13. 13. 8. How the fairies built the Arena <ul><li>In ancient times, Istria was populated by fairies. They would dance by night in the meadows and forest glades, sometimes they would reveal themselves to ordinary people, but they never did anyone any harm. The fairies of Istrian legend can bestow luck on a person, and they are also often builders. The stories tell that the fairies built the Arena in Pula. They carried stones all night from the Učka mountains, lay them round and round in a circle and so row by row their city, Divić-grad, came into being. But since fairies are creatures of the night, they could only build until the first cock crowed. </li></ul>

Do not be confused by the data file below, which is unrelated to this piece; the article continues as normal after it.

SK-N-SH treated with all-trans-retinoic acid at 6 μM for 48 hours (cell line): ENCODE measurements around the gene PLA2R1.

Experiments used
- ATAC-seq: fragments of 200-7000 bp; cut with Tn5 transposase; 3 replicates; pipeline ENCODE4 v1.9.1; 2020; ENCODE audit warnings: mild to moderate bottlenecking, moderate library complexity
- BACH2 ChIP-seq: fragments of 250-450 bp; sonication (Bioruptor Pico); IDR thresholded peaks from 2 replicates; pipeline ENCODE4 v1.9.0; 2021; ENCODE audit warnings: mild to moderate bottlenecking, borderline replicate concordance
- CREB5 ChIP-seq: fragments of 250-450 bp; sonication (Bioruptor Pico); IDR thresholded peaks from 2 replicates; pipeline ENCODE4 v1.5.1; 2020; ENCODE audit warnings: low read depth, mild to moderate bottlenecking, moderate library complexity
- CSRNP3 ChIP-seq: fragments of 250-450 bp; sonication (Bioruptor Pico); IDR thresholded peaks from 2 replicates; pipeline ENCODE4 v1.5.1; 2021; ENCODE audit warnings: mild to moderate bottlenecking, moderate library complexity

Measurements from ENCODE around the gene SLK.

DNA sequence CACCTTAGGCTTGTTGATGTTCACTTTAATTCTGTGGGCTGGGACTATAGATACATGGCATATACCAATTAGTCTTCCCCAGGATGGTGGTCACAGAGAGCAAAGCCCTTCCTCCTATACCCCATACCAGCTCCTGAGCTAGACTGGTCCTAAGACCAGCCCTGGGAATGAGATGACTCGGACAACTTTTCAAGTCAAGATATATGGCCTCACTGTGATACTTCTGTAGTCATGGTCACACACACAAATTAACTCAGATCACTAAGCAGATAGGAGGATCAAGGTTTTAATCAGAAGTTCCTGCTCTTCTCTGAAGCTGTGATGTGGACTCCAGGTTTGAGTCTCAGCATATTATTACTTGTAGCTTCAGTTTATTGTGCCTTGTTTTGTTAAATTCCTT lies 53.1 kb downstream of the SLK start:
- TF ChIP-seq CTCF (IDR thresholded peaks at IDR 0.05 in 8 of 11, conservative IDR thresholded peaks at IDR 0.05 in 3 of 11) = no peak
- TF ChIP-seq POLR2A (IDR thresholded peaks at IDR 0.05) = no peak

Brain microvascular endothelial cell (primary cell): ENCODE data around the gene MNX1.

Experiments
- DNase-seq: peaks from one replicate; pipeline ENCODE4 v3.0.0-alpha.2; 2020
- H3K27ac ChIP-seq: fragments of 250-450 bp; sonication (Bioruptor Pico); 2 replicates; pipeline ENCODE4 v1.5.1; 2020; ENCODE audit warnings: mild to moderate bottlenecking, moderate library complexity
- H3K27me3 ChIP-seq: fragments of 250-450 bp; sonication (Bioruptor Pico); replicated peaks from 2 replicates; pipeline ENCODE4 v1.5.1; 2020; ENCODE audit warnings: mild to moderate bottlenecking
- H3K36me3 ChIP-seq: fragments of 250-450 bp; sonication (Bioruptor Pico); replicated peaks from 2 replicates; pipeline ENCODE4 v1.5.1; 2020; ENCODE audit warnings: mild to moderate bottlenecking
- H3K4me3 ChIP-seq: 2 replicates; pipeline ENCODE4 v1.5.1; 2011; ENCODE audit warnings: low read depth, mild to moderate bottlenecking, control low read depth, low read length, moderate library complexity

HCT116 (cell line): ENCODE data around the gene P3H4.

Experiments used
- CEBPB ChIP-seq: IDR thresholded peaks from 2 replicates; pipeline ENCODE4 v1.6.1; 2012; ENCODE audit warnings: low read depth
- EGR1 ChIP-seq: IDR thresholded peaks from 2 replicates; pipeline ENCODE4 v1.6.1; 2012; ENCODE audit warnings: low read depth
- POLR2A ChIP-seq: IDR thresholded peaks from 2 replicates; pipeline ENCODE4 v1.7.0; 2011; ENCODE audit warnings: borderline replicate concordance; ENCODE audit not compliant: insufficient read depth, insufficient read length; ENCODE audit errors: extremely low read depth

14. 14. … cont. <ul><li>The construction of the Pula Arena, on the foundations of an older amphitheatre from the time of Caesar Augustus, was actually ordered by Caesar Vespasian in the second half of the first century. Vespasian's Arena was dedicated to his great love, a woman from Pula, Antonia Cenida. Built in an elliptical shape, 132 metres along its longer axis, 105 metres along the shorter, more than 32 metres high, the Pula Arena probably provoked awe in anyone visiting Istria. So it was too with the Slavs who, like others, considered it a wonder. So the Arena got its common name, Divić-grad - ‘grad' meaning ‘city', while ‘divić' means ‘wonder' and has no etymological connection with ‘divice', fairies.  </li></ul>